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socko

SOCKO!

SOCKO! - Hierarchical file weaver. Build Status

Introduction

SOCKO! is a file generator, that copies multiple files in a directory hierarchy to build up its output. While doing that, SOCKO! also can stick cartridges in named sockets to build completely new contents.

How SOCKO! works

SOCKO! knows four verbs: a hierarchy, a node, a socket and a cartridge.

The hierarchy is a bunch of directories following a certain setup. These directories define, how the output is going to be. A node is one point in this hierarchy. A socket is a special file in the hierarchy, that depends on cartridges to built up its content.

Let's take a simple example:

We have three files. One file is a static file, that should simply be copied into the output directory. The other one is a socket-file. It has designated parts of the content, that should be exchanged with the contents of a cartridge-file. The third one is also a static file, that simply demonstrates, how SOCKO! works with subdirectories.

These files should be configured for four different nodes: nodeA, nodeB, nodeC and nodeC1.

So, our basic input directory looks like this:

* input
|
*--* static.js
*--* dynamic.js.socket
|
*--* subdirectory
|  |
*  *--* static.js
|
*--* _socko
   |
   *--* dynamic_content1.cartridge
   *--* dynamic_content2.cartridge
   |
   *--* nodeA
   |  |
   |  *--* dynamic_content1.cartridge
   |  
   *--* nodeB
   |  |
   |  *--* dynamic_content2.cartridge
   |
   *--* nodeC
      |
      *--* nodeC1
         |
         *--* dynamic_content1.cartridge
         *--* dynamic_content2.cartridge
         |
         *--* subdirectory
            |
            *--* static.js

In all cases, we would get the following output:

* static.js
* dynamic.js
|
*--* subdirectory
   |
   * static.js

But the content would depend on which node we selected.

./socko.js generate --input input --output output --node nodeA

If we, for example, select nodeA, we would get the two static files from the basic input directory and dynamic.js with its first content socket from nodeA subdirectory and the second content from the _socko root directory.

./socko.js generate --input input --output output --node nodeB

For nodeB, we would get the two static files from the basic input directory as well. This time the dynamic file would contain the first content socket from the _socko root directory and the second content from the nodeB-directory.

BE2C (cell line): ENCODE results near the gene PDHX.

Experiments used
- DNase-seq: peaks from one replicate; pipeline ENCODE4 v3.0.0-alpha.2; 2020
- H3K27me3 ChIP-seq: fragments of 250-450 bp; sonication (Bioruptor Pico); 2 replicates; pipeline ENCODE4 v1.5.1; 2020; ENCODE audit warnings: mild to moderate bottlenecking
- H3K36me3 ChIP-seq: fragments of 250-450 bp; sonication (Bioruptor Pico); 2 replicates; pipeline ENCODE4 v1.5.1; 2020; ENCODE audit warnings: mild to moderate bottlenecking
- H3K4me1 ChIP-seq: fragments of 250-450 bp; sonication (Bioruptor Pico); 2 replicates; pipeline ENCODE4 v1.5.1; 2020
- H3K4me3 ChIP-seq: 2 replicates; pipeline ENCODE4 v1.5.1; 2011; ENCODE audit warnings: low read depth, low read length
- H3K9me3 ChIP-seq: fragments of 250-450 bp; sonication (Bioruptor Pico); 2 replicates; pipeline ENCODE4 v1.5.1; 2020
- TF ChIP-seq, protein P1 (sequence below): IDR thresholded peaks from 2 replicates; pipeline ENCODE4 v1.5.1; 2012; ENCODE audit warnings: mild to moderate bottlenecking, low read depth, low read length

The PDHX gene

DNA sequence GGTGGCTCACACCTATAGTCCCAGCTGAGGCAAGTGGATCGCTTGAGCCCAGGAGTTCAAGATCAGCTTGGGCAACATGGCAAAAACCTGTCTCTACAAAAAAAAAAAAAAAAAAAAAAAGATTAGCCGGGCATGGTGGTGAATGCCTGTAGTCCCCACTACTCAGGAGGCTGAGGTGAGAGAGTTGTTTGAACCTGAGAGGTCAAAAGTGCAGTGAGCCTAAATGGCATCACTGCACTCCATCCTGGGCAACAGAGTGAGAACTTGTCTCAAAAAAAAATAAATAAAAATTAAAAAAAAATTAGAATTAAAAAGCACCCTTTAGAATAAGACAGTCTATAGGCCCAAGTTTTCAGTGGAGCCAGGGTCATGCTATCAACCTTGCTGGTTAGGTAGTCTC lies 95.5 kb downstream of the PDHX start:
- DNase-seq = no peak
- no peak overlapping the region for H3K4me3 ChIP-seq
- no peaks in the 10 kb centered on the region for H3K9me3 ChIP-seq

./socko.js generate --input input --output output --node nodeC

For nodeC, the two dynamic content sockets from the _socko root directory would be used. The static files would stay the same.

./socko.js generate --input input --output output --node nodeC:nodeC1

For nodeC:nodeC1, finally, the two dynamic content sockets from the nodeC1- directory would be used and the static file in the subdirectory would also be used from the nodeC1-directory.

If you'd like to play with SOCKO!, you can use the sample directory to test with.

Please note, that currently empty directories in the _socko-metadirectory are not available as nodes. There has to be at least one file in it. We recommend to add a small README-file to show, what the node does.

Socket files

Socket files have the suffix .socket and may contain one or more cartridge inclusion directives.

Because SOCKO! is file type-agnostic, there are different directives from which you can choose, so your file validator still validates the socket files.

XML-Style:

<!-- SOCKO: CARTRIDGE-NAME -->

JSON-Style (the , is optional):

"_SOCKO!": "CARTRIDGE-NAME",

Hash-Comment-Style:

# SOCKO: CARTDRIDGE-NAME #

Slash-Comment-Style:

// SOCKO: CARTDRIDGE-NAME //

Multiline-Slash-Comment-Style:

/* SOCKO: CARTRIDGE-NAME */

Native-Style:

{{<< CARTRIDGE-NAME >>}}

In all cases, the directive has to be in one single line and the cartridge will replace the whole line.

The parameter in the directive directly refers to a cartridge-file name.

For example, this directive:

{{<< content1 >>}}

would look for a cartridge file named content1.cartridge.